Premiering in 2009 as a four-night special holiday event, The Sing-Off became a surprise smash thanks to its mix of strong a cappella performing groups and heartwarming lack of fierce competition. Then came The Voice in April 2011, and after The Sing-Off's expanded weekly format failed to catch on that fall, it went off the air (seemingly) never to be heard from again.
Two years later, The Sing-Off is back following The Voice on Monday nights (9/8c, NBC), with none-other-than Voice executive producer Mark Burnett behind the wheel. "People are looking for a kinder, more upbeat, positive outlook on their lives and in what they watch on television and The Voice has shown that," he tells TVGuide.com. "Compared to other previous singing shows, The Voice is very upbeat and The Sing-Off is the ultimate in upbeat."
That's not all the two shows have in common. In addition to new judge Jewel, who joins returning judges Ben Folds and Shawn Stockman, and host Nick Lachey, the new season borrows several elements from The Voice. For one, Burnett brought in the same casting team he's worked with on The Voice to recruit what might be the most diverse, and talented, season yet. "They're not individuals, they come in groups, so you need to be able to easily identify and root for who they are, which we achieved." Adds Folds: "There are a few really outstanding groups, but I think what really was unique about this season is I didn't know who was going to win."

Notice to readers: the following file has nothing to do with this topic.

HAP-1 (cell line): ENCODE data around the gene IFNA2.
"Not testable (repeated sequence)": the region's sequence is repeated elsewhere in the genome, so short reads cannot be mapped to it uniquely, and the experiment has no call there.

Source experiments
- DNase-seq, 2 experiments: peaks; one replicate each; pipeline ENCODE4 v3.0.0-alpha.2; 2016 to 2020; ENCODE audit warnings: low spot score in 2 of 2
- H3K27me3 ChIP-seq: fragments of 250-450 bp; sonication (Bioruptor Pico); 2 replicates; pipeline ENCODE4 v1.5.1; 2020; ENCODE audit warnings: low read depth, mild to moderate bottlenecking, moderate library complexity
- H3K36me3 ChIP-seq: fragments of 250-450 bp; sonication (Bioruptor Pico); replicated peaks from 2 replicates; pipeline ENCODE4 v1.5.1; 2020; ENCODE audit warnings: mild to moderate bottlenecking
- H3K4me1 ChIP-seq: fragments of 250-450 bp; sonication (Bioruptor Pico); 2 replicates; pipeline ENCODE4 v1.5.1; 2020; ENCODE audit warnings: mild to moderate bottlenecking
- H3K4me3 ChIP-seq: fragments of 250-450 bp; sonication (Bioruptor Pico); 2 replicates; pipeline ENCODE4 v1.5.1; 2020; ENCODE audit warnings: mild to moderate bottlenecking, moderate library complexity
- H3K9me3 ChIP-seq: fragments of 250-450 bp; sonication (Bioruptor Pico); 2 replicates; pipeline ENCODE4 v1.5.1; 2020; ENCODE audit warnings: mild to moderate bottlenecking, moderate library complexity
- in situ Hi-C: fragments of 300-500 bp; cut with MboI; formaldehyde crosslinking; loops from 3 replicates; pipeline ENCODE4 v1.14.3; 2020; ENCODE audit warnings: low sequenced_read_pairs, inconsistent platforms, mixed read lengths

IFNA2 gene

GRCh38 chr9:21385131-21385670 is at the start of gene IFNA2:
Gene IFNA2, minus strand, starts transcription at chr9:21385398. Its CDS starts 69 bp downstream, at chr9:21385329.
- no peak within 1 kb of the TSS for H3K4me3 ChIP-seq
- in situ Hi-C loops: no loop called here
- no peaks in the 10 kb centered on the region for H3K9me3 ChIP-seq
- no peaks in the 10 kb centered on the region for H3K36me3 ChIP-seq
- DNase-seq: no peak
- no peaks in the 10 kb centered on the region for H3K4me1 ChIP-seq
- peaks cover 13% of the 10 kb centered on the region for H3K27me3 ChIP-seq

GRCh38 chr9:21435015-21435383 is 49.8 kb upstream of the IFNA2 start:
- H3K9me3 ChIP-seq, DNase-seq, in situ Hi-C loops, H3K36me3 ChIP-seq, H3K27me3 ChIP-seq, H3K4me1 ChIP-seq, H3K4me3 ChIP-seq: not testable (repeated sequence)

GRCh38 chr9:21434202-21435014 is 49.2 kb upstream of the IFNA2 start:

How these groups will advance to the next round is also similar. Like the famous battle rounds on The Voice, in which two singers compete by singing the same song together, the two bottom groups of the night will perform the same tune and only one will survive. "It really fits in with the theme of the show and the name of the show," Burnett says of "The Ultimate Sing-Off" segment.
One of the more controversial changes — at least behind the scenes — will have the judges mentor the groups before they perform, similar to how the coaches on The Voice advise the singers on their respective teams. "My fear was that I didn't want to be involved in any way in the development of the groups other than being a completely innocent ear. I've always insisted on not hearing any of the music before we tape the show," Folds says. "But as we've started doing it, I love these groups and now I am a sucker for working with them."
Both Burnett and Folds insist the similarities end there. "I don't have anything against the other shows; I just think they're really different. When you make it, you have to understand that," Folds says. "You have to figure out how to dress up and be acceptable, which I think Mark completely understands. The thing that I was impressed with is he immediately understood the relationship of people singing together."
That focus on the performances, and specifically on the show's a cappella element, is something Folds says is deeper this season than in years past. "People watch the show and, 15 seconds in, they forget that it's not instruments. It's so good that they forget and they take it for granted. You have to keep reminding people that these aren't musical instruments because people don't have that kind of framework and it's more thrilling for them to understand that," Folds says. "I don't always think we've been successful in relaying why to people. ... Now I think anyone who turns the TV off at the end of the show will say, 'OK I understand why they did that.'"
For all of The Sing-Off's changes this season, it's this embrace of a cappella that ensures The Sing-Off will never become too reminiscent of its sister singing competition show. "Mark has got a very keen understanding. He knows that The Voice is a completely different show," Folds says. "If he wants me to mentor or sit in a big red chair or whatever, I'll do it. As long as these groups are the focus of the show, I'm happy."
The Sing-Off's new seasonpremieres on Monday at 9/8c on NBC.